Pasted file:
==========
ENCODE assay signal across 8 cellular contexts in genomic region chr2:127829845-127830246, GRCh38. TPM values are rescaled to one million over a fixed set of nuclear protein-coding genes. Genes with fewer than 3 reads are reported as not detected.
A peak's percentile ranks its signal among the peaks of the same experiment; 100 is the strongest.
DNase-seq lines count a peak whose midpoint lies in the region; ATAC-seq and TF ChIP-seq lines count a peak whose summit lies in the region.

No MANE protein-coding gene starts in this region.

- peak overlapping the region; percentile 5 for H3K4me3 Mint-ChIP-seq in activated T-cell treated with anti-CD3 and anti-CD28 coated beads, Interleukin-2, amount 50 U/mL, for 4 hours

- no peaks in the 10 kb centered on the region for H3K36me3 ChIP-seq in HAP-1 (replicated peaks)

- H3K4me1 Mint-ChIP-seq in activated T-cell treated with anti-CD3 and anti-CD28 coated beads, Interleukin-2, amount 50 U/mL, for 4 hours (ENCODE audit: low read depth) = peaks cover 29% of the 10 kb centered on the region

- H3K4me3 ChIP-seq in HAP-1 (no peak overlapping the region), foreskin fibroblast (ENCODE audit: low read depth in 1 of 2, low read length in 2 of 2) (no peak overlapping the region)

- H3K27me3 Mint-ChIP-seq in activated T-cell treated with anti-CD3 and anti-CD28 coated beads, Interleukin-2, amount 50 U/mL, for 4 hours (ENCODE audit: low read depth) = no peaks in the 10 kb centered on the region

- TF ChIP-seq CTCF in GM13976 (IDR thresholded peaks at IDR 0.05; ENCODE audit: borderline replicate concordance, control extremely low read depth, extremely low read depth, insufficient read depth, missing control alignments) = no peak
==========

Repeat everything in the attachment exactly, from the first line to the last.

ENCODE assay signal across 8 cellular contexts in genomic region chr2:127829845-127830246, GRCh38. TPM values are rescaled to one million over a fixed set of nuclear protein-coding genes. Genes with fewer than 3 reads are reported as not detected.
A peak's percentile ranks its signal among the peaks of the same experiment; 100 is the strongest.
DNase-seq lines count a peak whose midpoint lies in the region; ATAC-seq and TF ChIP-seq lines count a peak whose summit lies in the region.

No MANE protein-coding gene starts in this region.

- peak overlapping the region; percentile 5 for H3K4me3 Mint-ChIP-seq in activated T-cell treated with anti-CD3 and anti-CD28 coated beads, Interleukin-2, amount 50 U/mL, for 4 hours

- no peaks in the 10 kb centered on the region for H3K36me3 ChIP-seq in HAP-1 (replicated peaks)

- H3K4me1 Mint-ChIP-seq in activated T-cell treated with anti-CD3 and anti-CD28 coated beads, Interleukin-2, amount 50 U/mL, for 4 hours (ENCODE audit: low read depth) = peaks cover 29% of the 10 kb centered on the region

- H3K4me3 ChIP-seq in HAP-1 (no peak overlapping the region), foreskin fibroblast (ENCODE audit: low read depth in 1 of 2, low read length in 2 of 2) (no peak overlapping the region)

- H3K27me3 Mint-ChIP-seq in activated T-cell treated with anti-CD3 and anti-CD28 coated beads, Interleukin-2, amount 50 U/mL, for 4 hours (ENCODE audit: low read depth) = no peaks in the 10 kb centered on the region

- TF ChIP-seq CTCF in GM13976 (IDR thresholded peaks at IDR 0.05; ENCODE audit: borderline replicate concordance, control extremely low read depth, extremely low read depth, insufficient read depth, missing control alignments) = no peak